Wall Street saw a second day of selling after Wednesday´s Fed decision to raise rates, on far higher than usual trading volumes amid the quarterly expiry of futures and options tied to stock indices and individual shares, an event known as “quadruple witching” in market parlance.
Stocks dropped immediately lower coming out of the gate, with little in terms of fresh economic news and with most traders making sure their books were squared going into the typically extremely quiet holiday season.
The Dow Jones Industrials fell 2.10% or 367 points to 17,129, while the S&P 500 and Nasdaq Composite were down by 36 and 80 points each to 2,006 and 4,923, respectively – with all three market gauges closing at their respective session lows.
Pipelines (-3.69%), Furninshings (-3.26%), Trucking (-3.19%) and Real estate services (-3.17%) were the worst performing industrial groups.
Oil futures may come under further pressure
The latest Baker Hughes oil rig-count revealed there were 709 in operation during the week ending on 18 December, the same as in the previous week.
That might explain the 1.14% drop in West Texas crude futures for January delivery to $34.55 per barrel in NYMEX trading. The drop below the $35 mark may have opened the way for further falls, according to technical analysts.
To take note of, dollar/yen – often considered a proxy for risk-appetite globally – was on the backfoot after the Bank of Japan failed to deliver new stimulus measures at its monetary policy meeting on Friday.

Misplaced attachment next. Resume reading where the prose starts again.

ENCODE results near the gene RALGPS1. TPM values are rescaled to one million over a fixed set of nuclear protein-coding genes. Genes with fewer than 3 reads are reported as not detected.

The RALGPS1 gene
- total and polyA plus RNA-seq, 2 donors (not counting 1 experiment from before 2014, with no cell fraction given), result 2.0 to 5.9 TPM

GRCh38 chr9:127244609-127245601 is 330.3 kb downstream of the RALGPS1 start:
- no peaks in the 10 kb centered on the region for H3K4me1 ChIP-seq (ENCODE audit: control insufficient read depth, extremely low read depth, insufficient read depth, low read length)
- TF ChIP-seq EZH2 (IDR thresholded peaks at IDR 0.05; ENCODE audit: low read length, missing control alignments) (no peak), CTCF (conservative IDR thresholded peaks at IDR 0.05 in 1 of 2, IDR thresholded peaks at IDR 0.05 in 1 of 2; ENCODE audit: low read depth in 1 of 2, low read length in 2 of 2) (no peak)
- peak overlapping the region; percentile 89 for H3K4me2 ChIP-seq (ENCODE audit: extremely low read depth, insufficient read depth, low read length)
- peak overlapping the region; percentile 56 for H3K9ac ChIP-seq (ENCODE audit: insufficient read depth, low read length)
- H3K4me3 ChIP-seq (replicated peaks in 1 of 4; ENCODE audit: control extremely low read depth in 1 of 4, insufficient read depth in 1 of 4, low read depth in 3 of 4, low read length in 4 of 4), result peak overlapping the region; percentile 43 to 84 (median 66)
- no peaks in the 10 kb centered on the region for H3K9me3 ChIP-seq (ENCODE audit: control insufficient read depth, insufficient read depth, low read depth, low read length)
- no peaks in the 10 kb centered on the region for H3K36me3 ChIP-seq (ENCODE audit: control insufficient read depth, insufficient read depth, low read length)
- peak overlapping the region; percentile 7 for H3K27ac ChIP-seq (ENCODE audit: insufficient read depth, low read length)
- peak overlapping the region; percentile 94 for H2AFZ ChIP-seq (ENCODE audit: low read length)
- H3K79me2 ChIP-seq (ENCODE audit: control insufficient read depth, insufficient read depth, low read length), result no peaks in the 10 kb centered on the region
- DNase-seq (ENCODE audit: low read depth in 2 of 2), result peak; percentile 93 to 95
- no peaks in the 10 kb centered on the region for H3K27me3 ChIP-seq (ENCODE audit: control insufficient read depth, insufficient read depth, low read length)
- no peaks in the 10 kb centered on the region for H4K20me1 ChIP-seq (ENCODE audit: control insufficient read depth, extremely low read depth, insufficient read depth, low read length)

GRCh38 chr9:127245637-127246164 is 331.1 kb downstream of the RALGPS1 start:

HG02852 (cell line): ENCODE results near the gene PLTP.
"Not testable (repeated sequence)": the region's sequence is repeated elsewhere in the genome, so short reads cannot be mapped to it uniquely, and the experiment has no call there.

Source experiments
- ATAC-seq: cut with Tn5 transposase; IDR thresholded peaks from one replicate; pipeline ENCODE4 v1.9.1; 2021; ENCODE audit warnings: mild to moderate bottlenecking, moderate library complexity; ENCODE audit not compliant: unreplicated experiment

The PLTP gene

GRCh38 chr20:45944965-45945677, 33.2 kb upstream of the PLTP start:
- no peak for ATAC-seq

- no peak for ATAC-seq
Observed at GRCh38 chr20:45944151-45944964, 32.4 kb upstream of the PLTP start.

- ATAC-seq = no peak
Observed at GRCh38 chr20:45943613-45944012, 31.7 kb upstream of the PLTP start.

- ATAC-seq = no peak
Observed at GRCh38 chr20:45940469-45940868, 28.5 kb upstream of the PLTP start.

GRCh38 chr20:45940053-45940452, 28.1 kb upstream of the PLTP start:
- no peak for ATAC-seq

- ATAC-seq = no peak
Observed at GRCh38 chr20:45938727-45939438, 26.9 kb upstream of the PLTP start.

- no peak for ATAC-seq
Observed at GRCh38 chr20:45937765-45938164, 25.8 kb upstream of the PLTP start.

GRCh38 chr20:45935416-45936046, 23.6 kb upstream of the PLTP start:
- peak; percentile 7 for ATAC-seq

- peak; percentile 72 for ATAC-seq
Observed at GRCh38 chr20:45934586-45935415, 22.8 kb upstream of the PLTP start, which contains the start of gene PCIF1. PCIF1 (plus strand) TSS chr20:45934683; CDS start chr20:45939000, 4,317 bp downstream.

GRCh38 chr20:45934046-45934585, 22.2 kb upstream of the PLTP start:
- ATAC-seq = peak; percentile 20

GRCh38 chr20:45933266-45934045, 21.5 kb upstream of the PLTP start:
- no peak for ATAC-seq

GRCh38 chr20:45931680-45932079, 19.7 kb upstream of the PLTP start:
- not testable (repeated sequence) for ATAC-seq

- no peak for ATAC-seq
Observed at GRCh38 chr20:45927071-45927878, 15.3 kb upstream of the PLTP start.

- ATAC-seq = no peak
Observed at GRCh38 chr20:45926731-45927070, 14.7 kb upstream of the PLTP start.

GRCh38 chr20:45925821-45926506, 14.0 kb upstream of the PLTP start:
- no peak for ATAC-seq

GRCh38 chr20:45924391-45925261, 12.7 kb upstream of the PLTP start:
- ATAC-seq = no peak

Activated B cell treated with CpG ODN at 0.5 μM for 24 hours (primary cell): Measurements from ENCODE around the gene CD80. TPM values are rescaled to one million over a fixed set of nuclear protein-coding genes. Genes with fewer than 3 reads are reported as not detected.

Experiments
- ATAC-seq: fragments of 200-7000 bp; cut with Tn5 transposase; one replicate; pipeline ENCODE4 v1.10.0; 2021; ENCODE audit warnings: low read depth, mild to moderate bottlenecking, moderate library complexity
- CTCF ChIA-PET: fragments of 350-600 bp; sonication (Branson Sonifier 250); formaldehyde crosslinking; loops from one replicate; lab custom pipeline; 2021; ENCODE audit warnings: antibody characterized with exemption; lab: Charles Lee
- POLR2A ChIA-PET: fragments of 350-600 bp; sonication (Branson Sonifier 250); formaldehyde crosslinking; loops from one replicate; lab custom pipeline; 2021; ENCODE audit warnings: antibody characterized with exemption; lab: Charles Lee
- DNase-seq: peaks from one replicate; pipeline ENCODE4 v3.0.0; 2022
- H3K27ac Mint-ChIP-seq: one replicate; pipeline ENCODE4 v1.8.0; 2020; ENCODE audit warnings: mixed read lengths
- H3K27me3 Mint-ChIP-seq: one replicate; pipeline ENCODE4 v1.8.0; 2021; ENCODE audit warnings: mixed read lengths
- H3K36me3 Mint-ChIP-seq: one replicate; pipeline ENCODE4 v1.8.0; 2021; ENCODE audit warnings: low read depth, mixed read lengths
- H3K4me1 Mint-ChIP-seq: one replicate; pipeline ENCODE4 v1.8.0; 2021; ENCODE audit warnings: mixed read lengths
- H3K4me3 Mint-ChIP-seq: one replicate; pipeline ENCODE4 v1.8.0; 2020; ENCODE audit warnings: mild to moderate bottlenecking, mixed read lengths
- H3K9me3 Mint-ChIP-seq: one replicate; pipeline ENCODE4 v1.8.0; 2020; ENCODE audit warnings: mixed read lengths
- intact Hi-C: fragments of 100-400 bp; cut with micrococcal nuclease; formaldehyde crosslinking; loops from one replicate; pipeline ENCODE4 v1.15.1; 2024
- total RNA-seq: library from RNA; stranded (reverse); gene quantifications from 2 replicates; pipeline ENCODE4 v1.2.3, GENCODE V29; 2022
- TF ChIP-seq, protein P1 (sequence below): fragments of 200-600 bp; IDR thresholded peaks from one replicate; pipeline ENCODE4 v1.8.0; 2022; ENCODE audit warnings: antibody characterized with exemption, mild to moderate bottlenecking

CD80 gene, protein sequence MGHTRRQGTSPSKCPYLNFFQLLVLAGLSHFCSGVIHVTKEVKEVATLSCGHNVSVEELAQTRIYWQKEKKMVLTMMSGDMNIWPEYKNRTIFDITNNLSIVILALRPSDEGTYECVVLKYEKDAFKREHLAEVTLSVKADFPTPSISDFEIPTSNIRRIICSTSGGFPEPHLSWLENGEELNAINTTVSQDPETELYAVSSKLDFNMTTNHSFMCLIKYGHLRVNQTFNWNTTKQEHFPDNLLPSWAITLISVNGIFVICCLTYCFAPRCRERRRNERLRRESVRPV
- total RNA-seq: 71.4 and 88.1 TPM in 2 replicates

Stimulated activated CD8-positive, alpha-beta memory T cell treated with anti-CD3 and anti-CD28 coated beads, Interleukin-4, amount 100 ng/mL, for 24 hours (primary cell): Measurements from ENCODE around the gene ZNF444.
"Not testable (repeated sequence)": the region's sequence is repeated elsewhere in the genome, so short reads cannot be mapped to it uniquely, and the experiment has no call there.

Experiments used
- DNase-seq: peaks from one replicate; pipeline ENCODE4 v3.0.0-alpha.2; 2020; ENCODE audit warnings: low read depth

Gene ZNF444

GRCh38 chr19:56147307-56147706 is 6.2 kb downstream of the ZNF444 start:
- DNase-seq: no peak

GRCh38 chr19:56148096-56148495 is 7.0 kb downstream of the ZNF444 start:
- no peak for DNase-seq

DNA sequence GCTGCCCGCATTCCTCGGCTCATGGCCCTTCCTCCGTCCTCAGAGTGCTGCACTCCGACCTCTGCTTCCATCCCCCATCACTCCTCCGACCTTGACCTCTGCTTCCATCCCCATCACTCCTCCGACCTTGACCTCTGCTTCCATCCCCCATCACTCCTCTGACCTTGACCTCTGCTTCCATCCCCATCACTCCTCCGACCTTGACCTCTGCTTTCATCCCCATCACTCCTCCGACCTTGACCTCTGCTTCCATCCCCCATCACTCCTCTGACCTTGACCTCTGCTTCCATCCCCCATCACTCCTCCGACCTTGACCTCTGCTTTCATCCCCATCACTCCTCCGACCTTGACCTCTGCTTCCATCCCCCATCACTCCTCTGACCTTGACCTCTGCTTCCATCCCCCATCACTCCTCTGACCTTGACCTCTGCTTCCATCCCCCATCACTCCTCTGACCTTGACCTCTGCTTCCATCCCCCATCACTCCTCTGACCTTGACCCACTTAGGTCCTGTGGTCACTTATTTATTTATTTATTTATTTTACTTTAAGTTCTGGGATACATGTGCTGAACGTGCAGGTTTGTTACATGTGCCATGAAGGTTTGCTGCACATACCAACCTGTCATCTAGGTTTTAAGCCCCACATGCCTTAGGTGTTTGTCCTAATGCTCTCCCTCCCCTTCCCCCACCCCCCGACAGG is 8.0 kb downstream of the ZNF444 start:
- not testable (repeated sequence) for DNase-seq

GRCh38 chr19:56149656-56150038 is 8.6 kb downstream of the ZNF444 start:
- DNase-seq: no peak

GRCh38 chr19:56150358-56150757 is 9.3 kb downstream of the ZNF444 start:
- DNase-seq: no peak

Markit´s services sector purchasing managers index slipped in December from a reading of 56.1 to 53.7 (consensus: 55.9) – its lowest level since December 2014.
The S&P 500 ended lower for the week after at one point having notched up gains of as much as 3%.
Over 12bn shares changed hands Friday on US exchanges, some 71% more than the three-month average and the most since last summer´s sell-off in equity markets, according to Bloomberg data.
Disney and Boeing facing tougher reality
Walt Disney got thumped by a downgrade to ‘sell’ out of BTIG analyst Rich Greenfield.
Shares in jet manufacturer Boeing, the world´s largest aerospace group, dropped 4.1% after analysts warned the combination of less expensive oil and higher interest rates could dampen aircraft sales.
Stock in Transocean retreated after Statoil ASA cancelled a lease on an ultra-deepwater oil rig because of a lack of work for it.
Carnival Corp. shares tacked on 4% after informing the market that its bookings for the first quarter of 2016 were well ahead of last year´s.
Stryker might be set to offer $18bn for Smith&Nephew, according to a person with knowledge of the situation, StreetInsider reported.
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